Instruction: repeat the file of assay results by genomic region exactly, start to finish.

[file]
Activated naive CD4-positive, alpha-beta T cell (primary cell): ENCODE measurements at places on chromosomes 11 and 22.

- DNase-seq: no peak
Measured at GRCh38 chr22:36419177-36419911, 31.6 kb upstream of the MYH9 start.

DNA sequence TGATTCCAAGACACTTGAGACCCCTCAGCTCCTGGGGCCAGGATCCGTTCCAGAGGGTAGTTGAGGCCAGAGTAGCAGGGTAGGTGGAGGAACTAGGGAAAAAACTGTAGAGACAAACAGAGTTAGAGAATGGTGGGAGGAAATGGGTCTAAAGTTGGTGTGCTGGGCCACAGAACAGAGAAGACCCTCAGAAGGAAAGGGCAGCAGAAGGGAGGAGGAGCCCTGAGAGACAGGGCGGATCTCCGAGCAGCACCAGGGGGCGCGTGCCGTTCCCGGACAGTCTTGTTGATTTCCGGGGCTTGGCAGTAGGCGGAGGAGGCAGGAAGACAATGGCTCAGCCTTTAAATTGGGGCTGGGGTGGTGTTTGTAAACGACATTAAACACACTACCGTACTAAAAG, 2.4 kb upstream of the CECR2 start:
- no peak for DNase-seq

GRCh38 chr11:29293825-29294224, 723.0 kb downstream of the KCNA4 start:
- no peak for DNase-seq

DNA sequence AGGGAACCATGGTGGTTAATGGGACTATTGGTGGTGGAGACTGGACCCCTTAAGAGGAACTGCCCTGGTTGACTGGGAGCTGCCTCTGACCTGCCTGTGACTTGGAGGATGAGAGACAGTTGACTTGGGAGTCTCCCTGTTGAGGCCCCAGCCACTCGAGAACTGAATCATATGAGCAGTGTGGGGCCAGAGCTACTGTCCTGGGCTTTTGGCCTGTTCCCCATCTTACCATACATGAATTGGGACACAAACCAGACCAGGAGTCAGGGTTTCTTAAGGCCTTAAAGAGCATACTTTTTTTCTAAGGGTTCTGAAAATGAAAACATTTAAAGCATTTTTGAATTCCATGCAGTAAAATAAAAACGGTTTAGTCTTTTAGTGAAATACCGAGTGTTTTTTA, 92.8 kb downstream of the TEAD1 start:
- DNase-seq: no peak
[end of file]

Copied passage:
Activated naive CD4-positive, alpha-beta T cell (primary cell): ENCODE measurements at places on chromosomes 11 and 22.

- DNase-seq: no peak
Measured at GRCh38 chr22:36419177-36419911, 31.6 kb upstream of the MYH9 start.

DNA sequence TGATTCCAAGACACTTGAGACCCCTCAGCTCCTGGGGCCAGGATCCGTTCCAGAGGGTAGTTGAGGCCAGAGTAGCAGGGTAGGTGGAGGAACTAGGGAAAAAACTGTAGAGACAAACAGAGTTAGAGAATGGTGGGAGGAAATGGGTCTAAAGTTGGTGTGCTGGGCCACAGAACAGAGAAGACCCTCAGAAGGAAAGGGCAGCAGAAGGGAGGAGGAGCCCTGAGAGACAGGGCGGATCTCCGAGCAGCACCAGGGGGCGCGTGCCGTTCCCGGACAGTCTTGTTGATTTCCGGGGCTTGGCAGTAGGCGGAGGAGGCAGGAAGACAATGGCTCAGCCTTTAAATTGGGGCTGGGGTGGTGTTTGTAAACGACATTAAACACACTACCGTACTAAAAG, 2.4 kb upstream of the CECR2 start:
- no peak for DNase-seq

GRCh38 chr11:29293825-29294224, 723.0 kb downstream of the KCNA4 start:
- no peak for DNase-seq

DNA sequence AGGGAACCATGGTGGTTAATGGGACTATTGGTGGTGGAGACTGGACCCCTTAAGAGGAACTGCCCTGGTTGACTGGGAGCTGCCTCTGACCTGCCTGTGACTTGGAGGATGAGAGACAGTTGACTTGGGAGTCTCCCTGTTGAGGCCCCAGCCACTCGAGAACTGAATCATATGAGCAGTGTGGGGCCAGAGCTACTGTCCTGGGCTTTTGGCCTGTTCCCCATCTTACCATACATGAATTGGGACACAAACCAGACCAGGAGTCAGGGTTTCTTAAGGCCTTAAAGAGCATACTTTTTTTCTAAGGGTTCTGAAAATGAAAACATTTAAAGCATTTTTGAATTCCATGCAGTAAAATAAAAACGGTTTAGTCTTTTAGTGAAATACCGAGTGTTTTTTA, 92.8 kb downstream of the TEAD1 start:
- DNase-seq: no peak